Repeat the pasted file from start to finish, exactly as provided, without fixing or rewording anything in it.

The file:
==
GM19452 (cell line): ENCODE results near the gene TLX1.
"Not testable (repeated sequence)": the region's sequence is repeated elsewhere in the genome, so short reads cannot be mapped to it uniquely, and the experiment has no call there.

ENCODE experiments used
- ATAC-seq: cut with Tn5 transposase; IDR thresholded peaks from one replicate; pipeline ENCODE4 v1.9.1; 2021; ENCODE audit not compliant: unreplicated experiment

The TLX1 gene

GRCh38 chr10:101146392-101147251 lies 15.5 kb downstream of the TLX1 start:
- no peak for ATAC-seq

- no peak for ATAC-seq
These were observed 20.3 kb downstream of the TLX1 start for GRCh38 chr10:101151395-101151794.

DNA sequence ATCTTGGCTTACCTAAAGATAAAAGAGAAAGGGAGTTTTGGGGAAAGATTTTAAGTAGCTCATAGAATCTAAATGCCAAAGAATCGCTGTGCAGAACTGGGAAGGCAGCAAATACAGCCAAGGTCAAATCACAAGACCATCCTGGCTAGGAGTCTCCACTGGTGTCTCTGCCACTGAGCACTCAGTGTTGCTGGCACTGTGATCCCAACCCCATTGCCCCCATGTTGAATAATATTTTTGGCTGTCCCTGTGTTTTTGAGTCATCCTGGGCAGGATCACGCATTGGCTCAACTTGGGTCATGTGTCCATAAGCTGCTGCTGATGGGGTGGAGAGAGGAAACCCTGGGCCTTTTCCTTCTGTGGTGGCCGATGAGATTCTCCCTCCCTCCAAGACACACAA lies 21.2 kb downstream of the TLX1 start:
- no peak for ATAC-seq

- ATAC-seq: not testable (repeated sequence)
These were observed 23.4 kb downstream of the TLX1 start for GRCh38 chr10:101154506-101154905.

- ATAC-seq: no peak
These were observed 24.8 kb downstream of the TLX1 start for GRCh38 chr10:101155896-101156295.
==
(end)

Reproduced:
GM19452 (cell line): ENCODE results near the gene TLX1.
"Not testable (repeated sequence)": the region's sequence is repeated elsewhere in the genome, so short reads cannot be mapped to it uniquely, and the experiment has no call there.

ENCODE experiments used
- ATAC-seq: cut with Tn5 transposase; IDR thresholded peaks from one replicate; pipeline ENCODE4 v1.9.1; 2021; ENCODE audit not compliant: unreplicated experiment

The TLX1 gene

GRCh38 chr10:101146392-101147251 lies 15.5 kb downstream of the TLX1 start:
- no peak for ATAC-seq

- no peak for ATAC-seq
These were observed 20.3 kb downstream of the TLX1 start for GRCh38 chr10:101151395-101151794.

DNA sequence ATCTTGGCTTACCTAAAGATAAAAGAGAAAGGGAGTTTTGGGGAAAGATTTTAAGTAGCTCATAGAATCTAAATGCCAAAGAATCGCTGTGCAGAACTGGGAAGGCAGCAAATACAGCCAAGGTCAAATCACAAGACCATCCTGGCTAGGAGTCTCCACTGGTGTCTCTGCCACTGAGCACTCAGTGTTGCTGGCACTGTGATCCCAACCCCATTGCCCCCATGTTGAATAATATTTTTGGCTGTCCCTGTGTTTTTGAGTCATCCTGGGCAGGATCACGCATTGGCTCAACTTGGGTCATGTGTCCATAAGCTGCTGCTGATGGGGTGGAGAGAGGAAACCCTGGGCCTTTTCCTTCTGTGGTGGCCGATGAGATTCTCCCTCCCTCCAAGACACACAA lies 21.2 kb downstream of the TLX1 start:
- no peak for ATAC-seq

- ATAC-seq: not testable (repeated sequence)
These were observed 23.4 kb downstream of the TLX1 start for GRCh38 chr10:101154506-101154905.

- ATAC-seq: no peak
These were observed 24.8 kb downstream of the TLX1 start for GRCh38 chr10:101155896-101156295.